Television broadcasters prevail in copyright suit against AereoJune 26, 2014 5:27 pm Leave your thoughts
Previously, we talked about the case that would be going before the U.S. Supreme Court involving online video startup Aereo and television networks that believed the company to be infringing on their intellectual property.
Aereo allowed users to use a remote antenna to watch streaming television from their wireless devices. The issue at hand was whether the use of these transmissions could be considered public or private. Various states were disputing the use of this service, and the case ended up going before the Supreme Court.
The Supreme Court recently ruled that Aereo was in fact stealing content from television broadcasters, according to an article in the New York Times. The ruling was 6-3 siding with the broadcasters. Broadcasters worried that they would lose revenue from retransmission fees due to Aereo's service, which skirted around the fees.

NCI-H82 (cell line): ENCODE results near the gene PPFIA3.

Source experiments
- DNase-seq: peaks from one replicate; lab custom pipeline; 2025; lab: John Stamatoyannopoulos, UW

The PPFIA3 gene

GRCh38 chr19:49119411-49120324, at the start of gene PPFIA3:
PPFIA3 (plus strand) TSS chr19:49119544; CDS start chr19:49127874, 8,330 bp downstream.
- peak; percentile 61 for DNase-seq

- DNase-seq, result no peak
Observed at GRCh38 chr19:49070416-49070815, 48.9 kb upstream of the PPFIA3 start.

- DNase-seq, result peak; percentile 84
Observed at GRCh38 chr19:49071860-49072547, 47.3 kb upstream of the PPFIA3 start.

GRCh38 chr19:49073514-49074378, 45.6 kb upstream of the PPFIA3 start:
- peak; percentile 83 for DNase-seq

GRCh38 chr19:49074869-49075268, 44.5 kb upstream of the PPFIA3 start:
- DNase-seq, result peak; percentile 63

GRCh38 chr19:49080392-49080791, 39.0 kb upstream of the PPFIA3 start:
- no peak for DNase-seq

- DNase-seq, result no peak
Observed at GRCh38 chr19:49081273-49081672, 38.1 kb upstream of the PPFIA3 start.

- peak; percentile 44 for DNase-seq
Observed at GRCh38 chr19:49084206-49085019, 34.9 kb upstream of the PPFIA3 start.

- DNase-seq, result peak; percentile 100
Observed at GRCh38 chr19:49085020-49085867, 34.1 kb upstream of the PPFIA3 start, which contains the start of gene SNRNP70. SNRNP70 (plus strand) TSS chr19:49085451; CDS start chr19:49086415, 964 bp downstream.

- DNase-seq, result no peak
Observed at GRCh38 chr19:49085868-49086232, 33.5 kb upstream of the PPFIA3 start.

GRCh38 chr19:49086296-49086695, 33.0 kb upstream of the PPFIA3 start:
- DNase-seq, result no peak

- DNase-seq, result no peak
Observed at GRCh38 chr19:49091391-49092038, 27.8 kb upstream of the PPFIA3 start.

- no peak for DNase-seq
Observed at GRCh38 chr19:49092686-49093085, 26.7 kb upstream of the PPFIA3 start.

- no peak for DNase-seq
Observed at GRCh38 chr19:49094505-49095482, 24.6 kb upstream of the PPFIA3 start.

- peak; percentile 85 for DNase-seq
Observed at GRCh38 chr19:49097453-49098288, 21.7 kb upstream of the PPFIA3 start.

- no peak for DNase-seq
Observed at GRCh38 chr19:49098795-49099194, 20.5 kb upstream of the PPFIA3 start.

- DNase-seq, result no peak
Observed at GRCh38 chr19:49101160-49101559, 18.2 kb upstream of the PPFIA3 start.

"Aereo's system is, for all practical purposes, identical to a cable system," wrote Justice Stephen Breyer for the majority, according to USA Today. "Both use their own equipment. Both receive broadcast television programs, many of which are copyrighted. Both enable subscribers to watch those programs virtually as they are being broadcast."
Broadcasters believed that Aereo was a threat to their business. In intellectual property cases, when one party steals works from another party, it has the potential to cause a great deal of financial damage, making it essential that businesses protect these assets. The ruling on this case may result in Aereo being put out of business.
As USA Today notes, there was concern that this ruling could impact the cloud computing industry. However, the Supreme Court justices advised companies in this industry not to worry.
Businesses wondering how copyright law may be affecting their venture can contact a Phoenix, AZ small business attorney to learn more.
Categorised in: Intellectual Property Law
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